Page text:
This is precisely what shouldn’t have happened but was destined to happen: as prices are soaring, only luxury home sales are growing … 1% of the market! Something has to give.
The equation might not have gone so horribly awry if each class of graduates had seen their incomes skyrocket in line with their student debt. But that’s a crummy joke in America.
Home prices in San Francisco hit $945,000 in February, 16% above the prior peak. But momentum stocks, which the city is addicted to, are crashing. With terrible results.
That’s how it always starts: with a deadly mix. Home sales are collapsing while inventories are soaring in six housing markets that had been white-hot just a few months ago.
The gap between Canadian and US home prices is at an all-time record, with prices in Canada now 66% higher than in the US. And risks are piling up.
They’re not even trying to blame the weather this time. “Housing affordability is really taking a bite out of the market,” is how the chief economist for the California Association of Realtors explained the March home sales fiasco. “We haven’t seen this issue since 2007.”
Giant PE firms and REITs have become the largest landlords in the country over the last two years because “there was a moment in time where it made sense,” but now home prices are too high, the business model has collapsed, and buyers evaporate.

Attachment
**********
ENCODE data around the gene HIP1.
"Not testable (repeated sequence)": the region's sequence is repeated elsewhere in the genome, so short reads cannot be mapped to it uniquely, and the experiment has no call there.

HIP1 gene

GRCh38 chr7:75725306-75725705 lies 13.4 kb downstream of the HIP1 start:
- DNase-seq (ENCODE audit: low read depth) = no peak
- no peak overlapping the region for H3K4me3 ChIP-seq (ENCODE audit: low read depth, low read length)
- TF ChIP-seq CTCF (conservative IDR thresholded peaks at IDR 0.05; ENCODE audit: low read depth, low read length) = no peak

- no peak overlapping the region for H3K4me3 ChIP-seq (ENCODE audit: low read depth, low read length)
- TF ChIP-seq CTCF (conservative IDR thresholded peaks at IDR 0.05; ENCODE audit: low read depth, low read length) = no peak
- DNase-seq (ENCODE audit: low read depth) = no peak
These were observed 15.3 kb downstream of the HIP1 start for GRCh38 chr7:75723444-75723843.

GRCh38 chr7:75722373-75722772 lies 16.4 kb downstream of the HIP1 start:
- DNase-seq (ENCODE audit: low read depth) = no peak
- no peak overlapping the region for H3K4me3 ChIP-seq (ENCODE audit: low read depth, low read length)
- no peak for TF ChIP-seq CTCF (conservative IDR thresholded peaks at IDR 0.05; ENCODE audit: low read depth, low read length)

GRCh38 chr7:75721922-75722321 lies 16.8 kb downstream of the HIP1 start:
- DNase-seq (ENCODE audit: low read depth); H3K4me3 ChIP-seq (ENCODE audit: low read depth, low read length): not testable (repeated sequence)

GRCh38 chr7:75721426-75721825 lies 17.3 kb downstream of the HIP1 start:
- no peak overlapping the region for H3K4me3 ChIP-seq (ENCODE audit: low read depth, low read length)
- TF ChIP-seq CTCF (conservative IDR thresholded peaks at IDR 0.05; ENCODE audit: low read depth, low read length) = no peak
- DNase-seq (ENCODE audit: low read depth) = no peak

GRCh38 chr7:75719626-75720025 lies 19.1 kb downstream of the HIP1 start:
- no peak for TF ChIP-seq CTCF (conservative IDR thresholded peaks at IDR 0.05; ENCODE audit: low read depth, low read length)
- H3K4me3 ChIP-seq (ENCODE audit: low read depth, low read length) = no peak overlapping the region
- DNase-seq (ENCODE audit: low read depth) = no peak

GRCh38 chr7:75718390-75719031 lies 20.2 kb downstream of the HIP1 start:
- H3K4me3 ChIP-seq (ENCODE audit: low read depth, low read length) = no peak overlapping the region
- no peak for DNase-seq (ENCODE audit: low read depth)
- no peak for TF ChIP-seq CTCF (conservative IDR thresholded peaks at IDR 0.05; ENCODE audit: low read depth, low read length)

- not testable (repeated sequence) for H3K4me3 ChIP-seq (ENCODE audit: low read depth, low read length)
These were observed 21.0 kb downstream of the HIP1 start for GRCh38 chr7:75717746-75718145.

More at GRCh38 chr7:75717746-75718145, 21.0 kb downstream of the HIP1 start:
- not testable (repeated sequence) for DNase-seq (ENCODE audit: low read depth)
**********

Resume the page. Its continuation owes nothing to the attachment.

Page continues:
It starts here: evictions in San Francisco hit the highest level since 2001, when the dotcom bubble was disintegrating. Everything these days gets benchmarked against the last bubbles: the dotcom bubble that blew up in 2000, the housing bubble that blew up in 2007.
The stock market has soared for five years, risks have ballooned, home prices have jumped. Gains built on the quicksand of endless liquidity and a lackluster economy. “Irrational exuberance” is back in the Fed’s vocabulary. As the Fed’s Fisher said, it may end “in tears.”
National averages paper over gritty details on the ground and are a crummy indicator as to what is happening in specific metro areas. But even with this caveat, a national average suddenly sounded an alarm for the housing market: the smart money is bailing out.